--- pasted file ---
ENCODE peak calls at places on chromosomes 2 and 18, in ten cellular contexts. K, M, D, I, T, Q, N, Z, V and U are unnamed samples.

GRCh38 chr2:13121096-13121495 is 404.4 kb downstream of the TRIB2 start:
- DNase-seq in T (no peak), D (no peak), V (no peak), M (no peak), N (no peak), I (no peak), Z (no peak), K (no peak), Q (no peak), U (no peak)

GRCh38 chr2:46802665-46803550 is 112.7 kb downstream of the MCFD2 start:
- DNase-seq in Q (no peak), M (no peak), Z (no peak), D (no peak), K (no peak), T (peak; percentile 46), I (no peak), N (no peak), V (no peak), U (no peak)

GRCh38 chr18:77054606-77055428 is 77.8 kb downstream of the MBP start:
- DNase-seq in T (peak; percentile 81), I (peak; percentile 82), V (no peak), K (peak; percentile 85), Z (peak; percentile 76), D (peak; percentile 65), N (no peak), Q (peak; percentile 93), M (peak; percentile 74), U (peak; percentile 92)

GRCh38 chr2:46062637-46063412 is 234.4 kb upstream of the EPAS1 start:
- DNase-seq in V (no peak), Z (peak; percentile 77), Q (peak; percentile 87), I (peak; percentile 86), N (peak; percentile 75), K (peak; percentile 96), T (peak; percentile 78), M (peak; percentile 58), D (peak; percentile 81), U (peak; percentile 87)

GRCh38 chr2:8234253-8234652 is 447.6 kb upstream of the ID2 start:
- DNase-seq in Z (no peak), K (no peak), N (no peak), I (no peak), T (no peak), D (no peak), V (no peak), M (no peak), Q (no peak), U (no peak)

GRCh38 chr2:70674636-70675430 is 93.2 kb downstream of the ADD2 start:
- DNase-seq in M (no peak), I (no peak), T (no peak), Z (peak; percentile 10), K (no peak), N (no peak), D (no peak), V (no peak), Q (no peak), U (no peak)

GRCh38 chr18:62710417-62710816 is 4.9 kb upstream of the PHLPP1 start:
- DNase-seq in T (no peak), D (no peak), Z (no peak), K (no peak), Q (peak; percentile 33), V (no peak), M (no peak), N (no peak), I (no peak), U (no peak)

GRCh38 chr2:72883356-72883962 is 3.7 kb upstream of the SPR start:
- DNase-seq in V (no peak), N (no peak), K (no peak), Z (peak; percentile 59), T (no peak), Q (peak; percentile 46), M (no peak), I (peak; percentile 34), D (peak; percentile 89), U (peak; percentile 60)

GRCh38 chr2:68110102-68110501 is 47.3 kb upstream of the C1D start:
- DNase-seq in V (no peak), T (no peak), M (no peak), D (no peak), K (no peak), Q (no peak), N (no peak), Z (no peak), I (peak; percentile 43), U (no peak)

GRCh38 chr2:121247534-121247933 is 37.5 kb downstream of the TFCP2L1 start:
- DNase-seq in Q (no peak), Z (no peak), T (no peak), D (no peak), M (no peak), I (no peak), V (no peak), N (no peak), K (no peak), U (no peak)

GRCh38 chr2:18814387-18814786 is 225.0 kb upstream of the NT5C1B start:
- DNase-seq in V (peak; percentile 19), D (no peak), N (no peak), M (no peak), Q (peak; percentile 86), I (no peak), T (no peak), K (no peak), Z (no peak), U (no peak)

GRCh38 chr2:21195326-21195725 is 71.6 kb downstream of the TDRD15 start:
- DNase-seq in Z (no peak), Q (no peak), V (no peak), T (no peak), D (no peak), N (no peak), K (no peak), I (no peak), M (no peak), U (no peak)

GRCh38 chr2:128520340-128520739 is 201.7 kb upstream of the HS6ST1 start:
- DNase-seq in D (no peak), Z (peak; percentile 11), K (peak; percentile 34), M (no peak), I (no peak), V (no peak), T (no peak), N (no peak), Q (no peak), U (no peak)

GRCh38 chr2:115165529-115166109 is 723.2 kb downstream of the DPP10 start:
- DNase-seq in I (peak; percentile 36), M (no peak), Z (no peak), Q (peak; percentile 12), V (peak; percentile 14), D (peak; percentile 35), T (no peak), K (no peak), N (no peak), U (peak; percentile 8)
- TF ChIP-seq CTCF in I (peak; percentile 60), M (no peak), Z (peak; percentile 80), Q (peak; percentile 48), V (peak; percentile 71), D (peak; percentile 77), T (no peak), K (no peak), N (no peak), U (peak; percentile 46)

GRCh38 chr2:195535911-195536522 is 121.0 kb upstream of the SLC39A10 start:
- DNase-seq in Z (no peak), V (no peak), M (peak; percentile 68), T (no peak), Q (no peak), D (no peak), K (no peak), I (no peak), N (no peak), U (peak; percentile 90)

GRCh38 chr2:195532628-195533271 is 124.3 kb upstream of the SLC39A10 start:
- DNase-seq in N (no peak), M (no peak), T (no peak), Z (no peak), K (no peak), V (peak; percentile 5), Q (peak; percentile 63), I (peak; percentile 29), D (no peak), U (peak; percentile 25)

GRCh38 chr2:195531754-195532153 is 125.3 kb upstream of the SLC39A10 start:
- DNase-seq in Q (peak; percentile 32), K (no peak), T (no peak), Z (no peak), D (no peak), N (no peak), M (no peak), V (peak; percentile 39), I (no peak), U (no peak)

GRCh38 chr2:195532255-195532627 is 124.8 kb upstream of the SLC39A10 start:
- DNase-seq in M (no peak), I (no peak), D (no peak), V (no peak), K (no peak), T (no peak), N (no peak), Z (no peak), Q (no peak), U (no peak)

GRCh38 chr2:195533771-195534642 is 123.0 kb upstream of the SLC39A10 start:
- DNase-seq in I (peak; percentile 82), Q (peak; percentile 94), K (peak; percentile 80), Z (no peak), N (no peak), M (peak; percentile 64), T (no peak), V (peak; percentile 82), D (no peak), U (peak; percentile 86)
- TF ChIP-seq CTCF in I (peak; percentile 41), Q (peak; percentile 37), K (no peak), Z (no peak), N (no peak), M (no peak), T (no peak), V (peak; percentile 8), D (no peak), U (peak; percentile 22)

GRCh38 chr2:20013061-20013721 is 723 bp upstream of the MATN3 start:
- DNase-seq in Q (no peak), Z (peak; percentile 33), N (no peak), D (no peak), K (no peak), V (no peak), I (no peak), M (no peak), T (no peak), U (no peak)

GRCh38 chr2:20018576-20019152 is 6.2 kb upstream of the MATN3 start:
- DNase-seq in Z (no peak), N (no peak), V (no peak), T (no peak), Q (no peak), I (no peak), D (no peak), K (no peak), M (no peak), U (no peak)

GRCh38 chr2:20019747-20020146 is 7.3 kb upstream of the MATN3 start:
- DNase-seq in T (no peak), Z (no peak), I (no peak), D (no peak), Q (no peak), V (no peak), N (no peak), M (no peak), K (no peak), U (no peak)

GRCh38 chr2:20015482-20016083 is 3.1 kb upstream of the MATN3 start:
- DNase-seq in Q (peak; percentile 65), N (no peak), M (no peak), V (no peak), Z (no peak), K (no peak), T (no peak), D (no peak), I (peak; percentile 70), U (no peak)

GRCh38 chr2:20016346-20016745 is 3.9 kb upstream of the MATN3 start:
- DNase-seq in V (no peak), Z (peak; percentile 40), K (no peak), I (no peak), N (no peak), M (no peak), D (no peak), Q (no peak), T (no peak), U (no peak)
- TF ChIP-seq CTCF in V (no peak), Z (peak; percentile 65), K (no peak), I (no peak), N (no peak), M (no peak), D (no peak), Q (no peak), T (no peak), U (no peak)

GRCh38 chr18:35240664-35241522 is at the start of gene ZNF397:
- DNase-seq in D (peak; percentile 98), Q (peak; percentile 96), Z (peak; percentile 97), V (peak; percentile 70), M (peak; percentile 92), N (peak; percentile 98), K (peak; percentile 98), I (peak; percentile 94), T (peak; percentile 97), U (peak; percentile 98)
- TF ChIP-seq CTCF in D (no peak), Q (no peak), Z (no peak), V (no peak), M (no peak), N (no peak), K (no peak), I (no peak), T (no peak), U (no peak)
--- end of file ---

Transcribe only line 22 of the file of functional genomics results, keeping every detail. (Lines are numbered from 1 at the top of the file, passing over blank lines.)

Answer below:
GRCh38 chr2:18814387-18814786 is 225.0 kb upstream of the NT5C1B start: